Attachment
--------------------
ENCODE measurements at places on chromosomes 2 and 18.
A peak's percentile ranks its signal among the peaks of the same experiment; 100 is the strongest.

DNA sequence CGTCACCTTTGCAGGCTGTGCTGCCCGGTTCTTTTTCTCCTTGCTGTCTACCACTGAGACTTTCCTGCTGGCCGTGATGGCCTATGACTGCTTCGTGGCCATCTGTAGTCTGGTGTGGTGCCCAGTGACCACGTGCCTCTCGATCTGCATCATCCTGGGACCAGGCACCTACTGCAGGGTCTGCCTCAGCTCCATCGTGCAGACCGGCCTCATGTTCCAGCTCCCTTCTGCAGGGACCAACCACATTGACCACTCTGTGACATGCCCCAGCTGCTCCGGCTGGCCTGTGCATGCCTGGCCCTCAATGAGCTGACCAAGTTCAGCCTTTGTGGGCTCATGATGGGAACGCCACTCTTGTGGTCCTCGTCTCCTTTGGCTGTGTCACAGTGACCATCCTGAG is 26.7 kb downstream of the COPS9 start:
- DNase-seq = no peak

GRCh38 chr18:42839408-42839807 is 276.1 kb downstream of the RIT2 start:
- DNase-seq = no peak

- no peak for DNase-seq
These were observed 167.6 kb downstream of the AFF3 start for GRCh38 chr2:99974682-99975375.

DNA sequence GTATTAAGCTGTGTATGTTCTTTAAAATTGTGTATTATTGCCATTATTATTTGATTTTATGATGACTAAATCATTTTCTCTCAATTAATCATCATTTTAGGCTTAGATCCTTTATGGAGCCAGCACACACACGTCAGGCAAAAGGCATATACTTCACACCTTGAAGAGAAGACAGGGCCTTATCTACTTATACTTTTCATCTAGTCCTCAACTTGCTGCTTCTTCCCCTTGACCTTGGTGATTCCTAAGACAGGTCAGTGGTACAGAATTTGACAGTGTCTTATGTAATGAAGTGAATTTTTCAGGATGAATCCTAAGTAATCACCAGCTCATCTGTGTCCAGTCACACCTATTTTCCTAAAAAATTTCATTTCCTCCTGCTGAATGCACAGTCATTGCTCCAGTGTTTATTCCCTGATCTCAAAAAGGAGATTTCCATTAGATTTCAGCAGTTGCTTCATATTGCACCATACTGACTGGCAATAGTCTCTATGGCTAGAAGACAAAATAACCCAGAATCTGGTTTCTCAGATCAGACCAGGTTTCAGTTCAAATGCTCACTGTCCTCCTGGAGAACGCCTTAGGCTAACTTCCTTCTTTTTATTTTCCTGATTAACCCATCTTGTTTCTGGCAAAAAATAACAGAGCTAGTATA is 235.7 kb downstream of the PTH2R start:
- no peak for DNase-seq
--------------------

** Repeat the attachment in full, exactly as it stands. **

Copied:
ENCODE measurements at places on chromosomes 2 and 18.
A peak's percentile ranks its signal among the peaks of the same experiment; 100 is the strongest.

DNA sequence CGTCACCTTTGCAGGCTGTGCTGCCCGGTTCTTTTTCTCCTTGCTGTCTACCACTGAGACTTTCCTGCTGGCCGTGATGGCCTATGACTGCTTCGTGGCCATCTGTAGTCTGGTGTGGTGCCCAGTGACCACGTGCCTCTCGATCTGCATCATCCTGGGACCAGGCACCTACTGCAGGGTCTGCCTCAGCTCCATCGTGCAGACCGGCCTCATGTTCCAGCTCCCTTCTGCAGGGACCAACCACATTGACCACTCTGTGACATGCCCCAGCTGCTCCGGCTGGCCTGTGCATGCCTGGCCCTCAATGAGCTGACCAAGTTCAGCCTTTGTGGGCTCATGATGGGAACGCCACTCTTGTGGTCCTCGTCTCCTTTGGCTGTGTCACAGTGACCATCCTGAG is 26.7 kb downstream of the COPS9 start:
- DNase-seq = no peak

GRCh38 chr18:42839408-42839807 is 276.1 kb downstream of the RIT2 start:
- DNase-seq = no peak

- no peak for DNase-seq
These were observed 167.6 kb downstream of the AFF3 start for GRCh38 chr2:99974682-99975375.

DNA sequence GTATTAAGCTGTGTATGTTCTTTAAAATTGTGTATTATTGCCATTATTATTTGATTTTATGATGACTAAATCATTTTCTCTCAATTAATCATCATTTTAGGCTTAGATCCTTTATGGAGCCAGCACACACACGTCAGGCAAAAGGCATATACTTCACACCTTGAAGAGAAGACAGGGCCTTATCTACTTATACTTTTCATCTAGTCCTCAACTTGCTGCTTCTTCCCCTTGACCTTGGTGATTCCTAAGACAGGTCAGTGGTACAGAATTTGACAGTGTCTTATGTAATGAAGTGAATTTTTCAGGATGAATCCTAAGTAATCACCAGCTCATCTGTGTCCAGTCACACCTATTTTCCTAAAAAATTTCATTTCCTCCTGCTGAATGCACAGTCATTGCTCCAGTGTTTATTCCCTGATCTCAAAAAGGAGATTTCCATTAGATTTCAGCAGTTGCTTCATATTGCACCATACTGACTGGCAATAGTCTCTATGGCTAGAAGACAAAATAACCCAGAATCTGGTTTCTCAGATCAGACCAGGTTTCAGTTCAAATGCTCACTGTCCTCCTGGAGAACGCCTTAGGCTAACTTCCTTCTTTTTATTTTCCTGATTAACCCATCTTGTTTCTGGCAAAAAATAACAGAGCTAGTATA is 235.7 kb downstream of the PTH2R start:
- no peak for DNase-seq